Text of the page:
February 7, 1973. Rehearing Denied April 3, 1973.
Petition for review from the Industrial Relations Commission.
James C. Fisher, Altamonte Springs, for petitioner.
Whittaker, Pyle Stump, Orlando, and Kenneth H. Hart, Jr., Tallahassee, for respondents.
We have a petition to review by certiorari a decision of the Industrial Relations Commission reversing a workmen's compensation benefit order of the Judge of Industrial Claims.
Claimant, Lillie Mae Johnson, sustained a compensable accident in her employment on February 28, 1969. The Judge of Industrial Claims found that claimant's average weekly wage was $65. She is approximately thirty-nine years old with an eighth grade education. She has only worked as a short-order cook and as a maid. Evidence on behalf of claimant indicated she has been temporarily totally disabled since her industrial accident; that she desired vocational rehabilitation and medical treatment by her doctor, F. DeWitt Stanford; that she had an injury to the body as a whole resulting from uneven gait which resulted from the accident, a severe knee injury.
After due hearing and production of evidence upon claim for benefits, the Judge specifically found in his compensation order "The undersigned observed the claimant walk and she walked with a marked limp. The undersigned heard the testimony of the claimant and her witnesses as well as carefully read the evidence and medical reports and depositions of Dr. [James B.] Madison, Dr. F. DeWitt Stanford and Dr. Carl Croft. Insofar as these are conflicting, the undersigned accepts the opinion of Dr. F. DeWitt Stanford insofar as claimant's need for vocational rehabilitation and rejects any conflicts contained thereon as to the opinion of Drs. Croft or Madison contained in their depositions . . ." ". . . Dr. Stanford testified . . . that based upon reasonable medical certainty . . . upon his examination and upon hypothetical questions raised to him by counsel concerning that examination and not pertaining to any history whatsoever related to him by claimant that claimant had sustained a sprain of the iliolumbar ligament and that she had in fact sustained an injury to the body as a whole as a direct result of an altered gait resulting from the injury to her knee. I accept Dr. Stanford's testimony and reject any inconsistencies or conflicts in any other portions of the evidence . . ."
"It is the finding of fact of the undersigned that claimant has been temporarily totally disabled and continues to be totally disabled since the date of her accident of Feb. 28, 1969 and said disability is directly attributable to the accident of Feb. 28, 1969."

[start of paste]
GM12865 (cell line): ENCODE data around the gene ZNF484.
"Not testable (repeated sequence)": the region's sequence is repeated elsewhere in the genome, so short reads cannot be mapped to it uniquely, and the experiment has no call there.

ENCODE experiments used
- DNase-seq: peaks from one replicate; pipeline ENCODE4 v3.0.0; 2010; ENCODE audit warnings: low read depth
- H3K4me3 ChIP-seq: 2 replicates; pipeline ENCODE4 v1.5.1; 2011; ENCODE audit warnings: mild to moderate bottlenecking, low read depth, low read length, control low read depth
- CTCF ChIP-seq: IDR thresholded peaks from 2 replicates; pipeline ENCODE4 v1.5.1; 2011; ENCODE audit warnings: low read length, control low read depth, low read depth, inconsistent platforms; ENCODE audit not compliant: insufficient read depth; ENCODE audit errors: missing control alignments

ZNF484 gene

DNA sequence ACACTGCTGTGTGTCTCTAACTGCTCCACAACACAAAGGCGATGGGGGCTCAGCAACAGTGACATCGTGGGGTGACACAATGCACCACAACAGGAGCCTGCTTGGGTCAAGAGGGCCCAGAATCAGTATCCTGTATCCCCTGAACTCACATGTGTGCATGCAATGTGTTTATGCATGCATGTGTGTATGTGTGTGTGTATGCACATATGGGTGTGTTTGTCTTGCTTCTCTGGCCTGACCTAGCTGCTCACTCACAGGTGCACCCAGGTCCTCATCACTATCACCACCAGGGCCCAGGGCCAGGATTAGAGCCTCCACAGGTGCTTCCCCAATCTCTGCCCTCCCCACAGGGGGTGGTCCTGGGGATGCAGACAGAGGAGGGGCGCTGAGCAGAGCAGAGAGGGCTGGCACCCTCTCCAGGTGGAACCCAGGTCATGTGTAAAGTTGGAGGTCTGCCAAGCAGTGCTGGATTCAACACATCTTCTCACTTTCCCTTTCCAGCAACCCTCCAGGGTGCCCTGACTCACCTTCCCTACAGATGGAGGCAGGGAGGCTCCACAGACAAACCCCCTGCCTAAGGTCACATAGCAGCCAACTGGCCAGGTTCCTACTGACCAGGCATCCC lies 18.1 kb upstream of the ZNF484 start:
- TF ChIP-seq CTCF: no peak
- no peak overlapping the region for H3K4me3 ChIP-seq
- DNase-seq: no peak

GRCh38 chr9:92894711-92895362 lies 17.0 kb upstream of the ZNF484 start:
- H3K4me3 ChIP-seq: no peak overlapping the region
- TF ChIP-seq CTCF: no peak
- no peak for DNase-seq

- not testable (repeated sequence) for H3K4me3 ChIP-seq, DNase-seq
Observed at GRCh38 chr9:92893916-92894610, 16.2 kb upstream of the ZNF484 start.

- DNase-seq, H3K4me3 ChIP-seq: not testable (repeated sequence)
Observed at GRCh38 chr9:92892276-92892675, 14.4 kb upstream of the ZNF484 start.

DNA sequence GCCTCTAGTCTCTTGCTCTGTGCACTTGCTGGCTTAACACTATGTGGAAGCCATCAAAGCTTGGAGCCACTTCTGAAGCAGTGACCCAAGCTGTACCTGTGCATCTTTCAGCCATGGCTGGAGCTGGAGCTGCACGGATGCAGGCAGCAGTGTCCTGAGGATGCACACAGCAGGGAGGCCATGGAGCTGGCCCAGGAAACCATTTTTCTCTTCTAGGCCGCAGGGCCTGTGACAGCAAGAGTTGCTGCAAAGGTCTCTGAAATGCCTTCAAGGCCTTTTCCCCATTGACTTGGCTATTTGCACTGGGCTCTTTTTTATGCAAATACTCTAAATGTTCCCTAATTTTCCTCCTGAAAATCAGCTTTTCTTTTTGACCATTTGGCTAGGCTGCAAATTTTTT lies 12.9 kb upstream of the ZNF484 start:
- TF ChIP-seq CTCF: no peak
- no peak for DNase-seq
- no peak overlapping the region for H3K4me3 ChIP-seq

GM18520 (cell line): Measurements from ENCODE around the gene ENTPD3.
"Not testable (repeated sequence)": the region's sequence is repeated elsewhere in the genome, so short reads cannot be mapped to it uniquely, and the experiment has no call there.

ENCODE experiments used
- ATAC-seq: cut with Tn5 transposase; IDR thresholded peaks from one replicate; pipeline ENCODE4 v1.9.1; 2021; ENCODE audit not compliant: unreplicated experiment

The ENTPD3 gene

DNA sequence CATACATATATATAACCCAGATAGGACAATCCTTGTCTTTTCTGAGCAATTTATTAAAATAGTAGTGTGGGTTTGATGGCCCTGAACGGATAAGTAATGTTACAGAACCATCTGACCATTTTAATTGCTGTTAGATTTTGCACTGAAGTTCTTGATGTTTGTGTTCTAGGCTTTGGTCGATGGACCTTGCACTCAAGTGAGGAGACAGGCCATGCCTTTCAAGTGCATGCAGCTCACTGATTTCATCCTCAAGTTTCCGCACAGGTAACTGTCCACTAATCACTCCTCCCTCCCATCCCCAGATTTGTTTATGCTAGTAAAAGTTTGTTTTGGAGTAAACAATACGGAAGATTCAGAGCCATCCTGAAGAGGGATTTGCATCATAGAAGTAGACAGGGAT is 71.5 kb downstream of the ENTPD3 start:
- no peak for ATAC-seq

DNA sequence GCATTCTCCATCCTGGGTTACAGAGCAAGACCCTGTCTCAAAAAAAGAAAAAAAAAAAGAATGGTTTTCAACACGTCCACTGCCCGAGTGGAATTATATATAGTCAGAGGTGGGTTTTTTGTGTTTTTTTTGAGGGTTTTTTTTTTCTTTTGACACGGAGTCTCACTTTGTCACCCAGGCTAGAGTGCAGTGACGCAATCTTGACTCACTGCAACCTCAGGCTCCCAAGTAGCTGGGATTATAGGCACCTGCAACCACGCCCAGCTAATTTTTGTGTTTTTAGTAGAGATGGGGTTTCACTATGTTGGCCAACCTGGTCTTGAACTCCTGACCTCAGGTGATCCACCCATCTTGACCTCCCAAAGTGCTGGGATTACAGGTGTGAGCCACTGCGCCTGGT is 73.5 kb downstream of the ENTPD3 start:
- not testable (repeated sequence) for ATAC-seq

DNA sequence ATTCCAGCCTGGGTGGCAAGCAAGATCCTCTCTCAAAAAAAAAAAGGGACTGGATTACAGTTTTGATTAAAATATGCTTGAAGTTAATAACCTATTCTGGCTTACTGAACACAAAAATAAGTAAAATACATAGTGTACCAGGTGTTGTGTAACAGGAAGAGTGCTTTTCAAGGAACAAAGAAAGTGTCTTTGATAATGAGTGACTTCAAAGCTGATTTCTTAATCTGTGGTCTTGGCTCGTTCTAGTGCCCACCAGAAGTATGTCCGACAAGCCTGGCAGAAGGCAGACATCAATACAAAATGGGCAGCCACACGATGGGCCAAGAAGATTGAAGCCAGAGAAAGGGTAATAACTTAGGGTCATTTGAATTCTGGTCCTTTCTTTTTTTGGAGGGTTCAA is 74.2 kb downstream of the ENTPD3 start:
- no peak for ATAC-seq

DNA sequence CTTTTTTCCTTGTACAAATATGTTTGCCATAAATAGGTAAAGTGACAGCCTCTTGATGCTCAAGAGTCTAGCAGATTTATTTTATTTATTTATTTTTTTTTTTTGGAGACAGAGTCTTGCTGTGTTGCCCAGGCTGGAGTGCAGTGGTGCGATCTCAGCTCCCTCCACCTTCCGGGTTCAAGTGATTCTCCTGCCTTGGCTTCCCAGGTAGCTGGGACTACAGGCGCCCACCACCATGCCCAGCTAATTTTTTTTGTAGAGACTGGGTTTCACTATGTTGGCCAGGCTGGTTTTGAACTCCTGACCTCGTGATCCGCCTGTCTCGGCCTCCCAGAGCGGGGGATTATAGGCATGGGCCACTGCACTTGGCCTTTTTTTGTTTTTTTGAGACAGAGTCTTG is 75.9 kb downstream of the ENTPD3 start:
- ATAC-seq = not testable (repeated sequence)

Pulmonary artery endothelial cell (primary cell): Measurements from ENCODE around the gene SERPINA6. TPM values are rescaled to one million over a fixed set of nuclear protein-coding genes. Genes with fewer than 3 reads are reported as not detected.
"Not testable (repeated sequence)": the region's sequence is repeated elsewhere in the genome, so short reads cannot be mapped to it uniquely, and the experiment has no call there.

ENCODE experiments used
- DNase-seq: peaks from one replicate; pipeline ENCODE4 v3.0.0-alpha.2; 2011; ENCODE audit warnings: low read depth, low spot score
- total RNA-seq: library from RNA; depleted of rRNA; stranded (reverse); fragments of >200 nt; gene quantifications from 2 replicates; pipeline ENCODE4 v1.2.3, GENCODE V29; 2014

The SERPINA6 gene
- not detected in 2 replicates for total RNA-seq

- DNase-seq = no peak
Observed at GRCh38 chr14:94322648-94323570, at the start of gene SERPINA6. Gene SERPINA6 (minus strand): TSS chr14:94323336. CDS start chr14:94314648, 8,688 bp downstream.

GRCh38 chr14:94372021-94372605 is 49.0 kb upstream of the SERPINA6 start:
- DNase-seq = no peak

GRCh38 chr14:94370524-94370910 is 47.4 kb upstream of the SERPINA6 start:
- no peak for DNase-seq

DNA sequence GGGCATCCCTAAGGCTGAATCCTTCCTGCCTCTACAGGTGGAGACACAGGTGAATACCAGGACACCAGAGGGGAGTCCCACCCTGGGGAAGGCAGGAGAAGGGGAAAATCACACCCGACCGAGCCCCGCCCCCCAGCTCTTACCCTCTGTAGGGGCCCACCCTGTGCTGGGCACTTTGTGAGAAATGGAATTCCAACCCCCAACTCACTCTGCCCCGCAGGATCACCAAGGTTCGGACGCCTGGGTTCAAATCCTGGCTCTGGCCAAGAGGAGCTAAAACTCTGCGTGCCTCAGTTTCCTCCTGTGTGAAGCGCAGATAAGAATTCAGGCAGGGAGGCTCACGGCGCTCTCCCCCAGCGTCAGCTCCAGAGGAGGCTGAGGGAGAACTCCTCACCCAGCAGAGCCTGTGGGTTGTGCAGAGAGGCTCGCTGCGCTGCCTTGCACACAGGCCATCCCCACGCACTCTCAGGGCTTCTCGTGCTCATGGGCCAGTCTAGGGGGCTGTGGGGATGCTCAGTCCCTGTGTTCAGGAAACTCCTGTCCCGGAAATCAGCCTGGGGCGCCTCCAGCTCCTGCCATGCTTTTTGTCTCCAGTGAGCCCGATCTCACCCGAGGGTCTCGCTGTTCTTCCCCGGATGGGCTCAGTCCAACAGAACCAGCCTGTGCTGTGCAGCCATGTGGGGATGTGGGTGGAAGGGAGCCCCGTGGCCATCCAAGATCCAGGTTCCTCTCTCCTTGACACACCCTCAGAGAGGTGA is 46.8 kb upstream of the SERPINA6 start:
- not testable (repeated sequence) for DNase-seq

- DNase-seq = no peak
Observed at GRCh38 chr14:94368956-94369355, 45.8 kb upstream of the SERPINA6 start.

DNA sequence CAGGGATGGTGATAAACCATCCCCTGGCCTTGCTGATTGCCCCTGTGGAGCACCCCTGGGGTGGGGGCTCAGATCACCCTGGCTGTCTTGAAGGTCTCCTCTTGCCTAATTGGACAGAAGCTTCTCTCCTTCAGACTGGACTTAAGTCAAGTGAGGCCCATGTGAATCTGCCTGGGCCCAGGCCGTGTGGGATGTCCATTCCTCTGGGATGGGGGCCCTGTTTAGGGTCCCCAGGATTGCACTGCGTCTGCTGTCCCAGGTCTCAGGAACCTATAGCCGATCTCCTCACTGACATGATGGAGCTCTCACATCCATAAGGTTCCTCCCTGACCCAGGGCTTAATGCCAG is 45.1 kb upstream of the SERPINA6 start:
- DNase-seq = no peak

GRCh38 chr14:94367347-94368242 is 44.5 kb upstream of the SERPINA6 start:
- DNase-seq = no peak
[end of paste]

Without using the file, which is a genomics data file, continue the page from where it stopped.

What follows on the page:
The Judge found that injury resulted "to the body as a whole and may result in some permanent disability when claimant reaches maximum medical improvement." He directed the employer-carrier pay claimant temporary total disability benefits until she reaches maximum medical improvement; and directed that she receive vocational rehabilitation. He granted her medical care under Dr. Stanford.
The Industrial Relations Commission reversed the Judge of Industrial Claims. Its order merely sets forth employer-carrier's questions for review and then follows these general conclusions:
"A review of the order does not reveal findings of fact sufficient to resolve the above stated issues; nor does the record support the findings, therefore we are not able intelligently to review the order upon the record. Accordingly, we must reverse the order and remand the cause to a Judge so that such proceedings which are necessary may be had."
We have carefully read the transcript of evidence, including the medical reports, and conclude that it lay within the province of the Judge of Industrial Claims to make the stated findings and order thereon. The same should be affirmed under the authority of U.S. Casualty Company v. Maryland Casualty Co., Fla., 55 So.2d 741.
It is quite obvious that at the time of hearing claimant was incapacitated because of her knee injury and was then unable to work. Dr. Stanford recommended that claimant receive vocational rehabilitation and medical care. In view of claimant's continued physical disability and economic need for vocational training for work other than that of a short-order cook or maid, we find nothing improper in the Judge of Industrial Claims' order.
The Industrial Commission in its order of reversal specifies no insufficiency in the evidence relied on by the Judge of Industrial Claims for his findings. Instead, it is content to state its conclusions in general language. We are unable to find the basis for its conclusions in the evidence or in the order of the Judge of Industrial Claims.
The order of the Commission is reversed with instructions to reinstate the order of the Judge of Industrial Claims.
ROBERTS, Acting C.J., BOYD, McCAIN and DEKLE, JJ., and DREW, J. (Retired), concur.